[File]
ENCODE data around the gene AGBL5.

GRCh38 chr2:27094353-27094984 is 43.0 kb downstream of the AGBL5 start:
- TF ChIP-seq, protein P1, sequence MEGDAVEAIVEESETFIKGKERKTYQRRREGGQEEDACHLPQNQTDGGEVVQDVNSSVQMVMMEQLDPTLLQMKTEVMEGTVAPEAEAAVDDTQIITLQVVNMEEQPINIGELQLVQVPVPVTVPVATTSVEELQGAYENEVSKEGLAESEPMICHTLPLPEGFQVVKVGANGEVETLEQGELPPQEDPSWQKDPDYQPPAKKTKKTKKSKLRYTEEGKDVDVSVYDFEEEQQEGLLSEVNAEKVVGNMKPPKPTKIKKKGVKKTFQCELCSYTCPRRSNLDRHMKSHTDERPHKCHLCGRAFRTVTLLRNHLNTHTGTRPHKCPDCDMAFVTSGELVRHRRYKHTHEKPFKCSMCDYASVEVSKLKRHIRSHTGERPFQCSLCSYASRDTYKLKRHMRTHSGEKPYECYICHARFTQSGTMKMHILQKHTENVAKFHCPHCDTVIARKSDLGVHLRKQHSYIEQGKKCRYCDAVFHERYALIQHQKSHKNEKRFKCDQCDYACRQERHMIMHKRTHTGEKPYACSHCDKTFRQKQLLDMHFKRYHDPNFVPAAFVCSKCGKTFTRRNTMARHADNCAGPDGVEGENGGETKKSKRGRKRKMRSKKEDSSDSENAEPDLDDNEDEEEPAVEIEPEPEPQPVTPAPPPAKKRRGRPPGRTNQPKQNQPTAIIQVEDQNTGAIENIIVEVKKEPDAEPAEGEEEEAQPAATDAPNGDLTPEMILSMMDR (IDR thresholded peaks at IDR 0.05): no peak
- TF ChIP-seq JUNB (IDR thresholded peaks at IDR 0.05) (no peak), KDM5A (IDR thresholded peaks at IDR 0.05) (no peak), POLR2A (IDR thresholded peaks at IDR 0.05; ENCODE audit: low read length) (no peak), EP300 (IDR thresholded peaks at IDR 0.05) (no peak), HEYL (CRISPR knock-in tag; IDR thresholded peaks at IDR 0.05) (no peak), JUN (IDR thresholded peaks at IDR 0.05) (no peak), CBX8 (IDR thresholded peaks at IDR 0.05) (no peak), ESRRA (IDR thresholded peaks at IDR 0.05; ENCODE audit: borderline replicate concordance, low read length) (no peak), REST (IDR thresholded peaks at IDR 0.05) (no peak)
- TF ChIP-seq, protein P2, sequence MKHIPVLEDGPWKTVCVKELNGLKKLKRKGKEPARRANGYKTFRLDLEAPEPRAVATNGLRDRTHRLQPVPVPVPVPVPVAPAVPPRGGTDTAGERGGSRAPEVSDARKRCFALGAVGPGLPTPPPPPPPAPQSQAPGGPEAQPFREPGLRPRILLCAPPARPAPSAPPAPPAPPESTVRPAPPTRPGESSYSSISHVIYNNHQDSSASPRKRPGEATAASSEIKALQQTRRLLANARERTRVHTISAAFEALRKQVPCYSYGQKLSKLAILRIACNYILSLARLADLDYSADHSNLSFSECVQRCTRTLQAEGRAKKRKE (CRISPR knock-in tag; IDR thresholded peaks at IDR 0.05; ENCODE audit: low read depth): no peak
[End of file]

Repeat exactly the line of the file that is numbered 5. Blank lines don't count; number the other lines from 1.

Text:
- TF ChIP-seq, protein P2, sequence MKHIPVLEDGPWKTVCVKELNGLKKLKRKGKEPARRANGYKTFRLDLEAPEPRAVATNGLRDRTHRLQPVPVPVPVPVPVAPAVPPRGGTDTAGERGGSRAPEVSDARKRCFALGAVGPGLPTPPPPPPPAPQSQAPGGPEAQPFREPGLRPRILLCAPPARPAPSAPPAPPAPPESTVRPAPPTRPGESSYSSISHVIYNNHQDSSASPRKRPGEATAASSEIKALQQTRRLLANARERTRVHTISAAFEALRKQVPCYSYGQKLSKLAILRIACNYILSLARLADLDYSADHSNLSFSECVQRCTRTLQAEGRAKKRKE (CRISPR knock-in tag; IDR thresholded peaks at IDR 0.05; ENCODE audit: low read depth): no peak